You’ll kick your week off right if you can avoid those Sunday blues that tend to set in around 5 p.m. They’re an example of what psychologists call anticipatory anxiety, a reaction that flares up when you start thinking about stressful or uncomfortable tasks you have to do in the near future — like dragging yourself out of bed at some godforsaken hour. “This type of anxiety can overwhelm your brain, making you less functional and less happy,” says Rachel Merson, Psy.D., a psychologist at the Center for Anxiety and Related Disorders at Boston University. To avoid getting to work already in a funk, set your alarm for a reasonable time.
While everyone wants to tackle the week like a superstar (“I’m waking up early and slaying my entire to-do list by noon!”), that mind-set can backfire, leaving you feeling disoriented. “On Mondays, your mind is still transitioning, and every task takes just a little longer to complete than it does on other days,” says Watson. “Go in guns blazing, and you set yourself up for failure.” Another way to make your Mondays a little easier (and more efficient)? Do a bit of prep work on Friday. Before you leave the office for the weekend, take 60 seconds to compile a list of simple to-dos, like emailing your client about a lunch or scheduling the conference room for your sales meeting. Leave the list on your keyboard so that when you come in on Monday, you can warm up from weekend mode with a few basic tasks and not become swamped trying to figure out how to start your day.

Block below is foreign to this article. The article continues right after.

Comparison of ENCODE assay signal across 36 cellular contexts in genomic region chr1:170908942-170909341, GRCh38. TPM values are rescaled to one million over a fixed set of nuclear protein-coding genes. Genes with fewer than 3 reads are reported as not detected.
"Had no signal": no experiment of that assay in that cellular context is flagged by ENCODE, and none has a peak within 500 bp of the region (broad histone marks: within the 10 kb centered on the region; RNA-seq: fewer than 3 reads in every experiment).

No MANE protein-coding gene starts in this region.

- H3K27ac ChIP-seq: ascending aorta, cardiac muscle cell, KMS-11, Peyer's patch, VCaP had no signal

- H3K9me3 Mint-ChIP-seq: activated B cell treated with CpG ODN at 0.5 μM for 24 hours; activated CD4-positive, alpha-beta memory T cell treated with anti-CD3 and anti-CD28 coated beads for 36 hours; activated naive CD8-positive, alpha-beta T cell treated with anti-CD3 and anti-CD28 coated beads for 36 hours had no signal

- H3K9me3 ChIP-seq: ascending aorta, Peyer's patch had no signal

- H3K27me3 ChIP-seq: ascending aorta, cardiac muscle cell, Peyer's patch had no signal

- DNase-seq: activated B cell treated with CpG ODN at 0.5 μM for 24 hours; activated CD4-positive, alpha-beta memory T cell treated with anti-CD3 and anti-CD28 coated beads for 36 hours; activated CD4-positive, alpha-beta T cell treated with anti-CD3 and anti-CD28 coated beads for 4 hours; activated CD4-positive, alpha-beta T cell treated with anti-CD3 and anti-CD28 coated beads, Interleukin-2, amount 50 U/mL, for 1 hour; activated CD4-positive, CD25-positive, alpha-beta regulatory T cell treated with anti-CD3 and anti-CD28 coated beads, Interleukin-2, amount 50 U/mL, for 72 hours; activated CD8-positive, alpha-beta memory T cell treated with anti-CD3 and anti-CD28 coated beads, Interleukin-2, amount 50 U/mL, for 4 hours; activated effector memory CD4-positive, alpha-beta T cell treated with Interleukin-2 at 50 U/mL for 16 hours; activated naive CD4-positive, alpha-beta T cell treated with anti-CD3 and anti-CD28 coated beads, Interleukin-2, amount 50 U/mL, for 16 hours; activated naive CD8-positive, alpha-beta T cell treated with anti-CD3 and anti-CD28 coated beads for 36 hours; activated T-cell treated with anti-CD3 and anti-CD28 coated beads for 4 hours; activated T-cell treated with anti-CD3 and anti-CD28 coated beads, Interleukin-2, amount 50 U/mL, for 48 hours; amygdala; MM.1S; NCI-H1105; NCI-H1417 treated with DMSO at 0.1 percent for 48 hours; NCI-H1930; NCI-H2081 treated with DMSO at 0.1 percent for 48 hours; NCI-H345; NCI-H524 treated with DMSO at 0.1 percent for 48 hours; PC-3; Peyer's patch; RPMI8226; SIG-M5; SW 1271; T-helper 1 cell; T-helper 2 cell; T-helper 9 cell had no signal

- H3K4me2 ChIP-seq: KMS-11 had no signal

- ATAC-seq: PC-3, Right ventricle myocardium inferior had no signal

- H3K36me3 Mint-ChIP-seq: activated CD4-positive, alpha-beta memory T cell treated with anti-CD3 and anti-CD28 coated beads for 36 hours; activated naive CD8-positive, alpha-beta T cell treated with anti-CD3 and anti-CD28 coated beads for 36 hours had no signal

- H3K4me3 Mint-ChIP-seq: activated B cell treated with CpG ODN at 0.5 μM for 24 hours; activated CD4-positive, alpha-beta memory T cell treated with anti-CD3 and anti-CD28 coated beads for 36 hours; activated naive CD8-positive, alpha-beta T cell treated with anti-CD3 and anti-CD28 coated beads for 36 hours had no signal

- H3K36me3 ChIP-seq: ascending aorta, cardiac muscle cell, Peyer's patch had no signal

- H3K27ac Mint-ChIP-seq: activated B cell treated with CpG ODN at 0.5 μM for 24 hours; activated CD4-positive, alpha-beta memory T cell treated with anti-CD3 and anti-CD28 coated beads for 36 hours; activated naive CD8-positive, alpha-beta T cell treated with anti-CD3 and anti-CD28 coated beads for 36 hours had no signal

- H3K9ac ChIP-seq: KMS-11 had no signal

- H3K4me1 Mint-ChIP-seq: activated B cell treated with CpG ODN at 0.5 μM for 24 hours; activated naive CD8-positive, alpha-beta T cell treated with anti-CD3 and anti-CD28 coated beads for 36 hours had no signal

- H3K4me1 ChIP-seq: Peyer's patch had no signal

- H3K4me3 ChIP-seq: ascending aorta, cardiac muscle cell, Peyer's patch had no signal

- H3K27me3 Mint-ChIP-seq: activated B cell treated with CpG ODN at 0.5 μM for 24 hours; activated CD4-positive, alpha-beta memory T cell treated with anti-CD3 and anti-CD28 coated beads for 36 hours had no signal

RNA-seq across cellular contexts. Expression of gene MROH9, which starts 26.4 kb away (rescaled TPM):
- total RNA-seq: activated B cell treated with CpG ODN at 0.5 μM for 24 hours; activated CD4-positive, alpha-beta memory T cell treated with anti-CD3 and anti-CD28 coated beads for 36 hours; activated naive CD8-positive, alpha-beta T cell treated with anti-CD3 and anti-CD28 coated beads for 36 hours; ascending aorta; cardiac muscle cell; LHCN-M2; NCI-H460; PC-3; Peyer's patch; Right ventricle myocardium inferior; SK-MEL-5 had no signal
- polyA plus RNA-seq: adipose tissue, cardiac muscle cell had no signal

Line up a Wednes-date:
The PHD survey found that we feel our most attractive on Thursdays. Coincidentally, that’s when our weekday mood perks up. So what does Thursday have that Monday doesn’t? For one, you’ve gotten most of your stuff done, but it’s also the anticipation factor. “The proximity of the weekend can lead to a mood boost, along with a sense of accomplishment for having checked things off your to-do list all week,” explains Merson. So start building more anticipation into every day of your week, says Robert L. Leahy, Ph.D., a psychologist in New York City specializing in anxiety and depression and author of Beat the Blues Before They Beat You. Doing little things for yourself helps you reclaim your week, too: It means you’re prioritizing yourself, not just your job. Map out little pit stops of fun — plan to venture outside of the office cafeteria on Tuesday, see a cheese-ball movie with your boyfriend on Wednesday, or schedule a blowout at your hair salon on Thursday. You might find that every day has something worth celebrating. Yes, even Monday.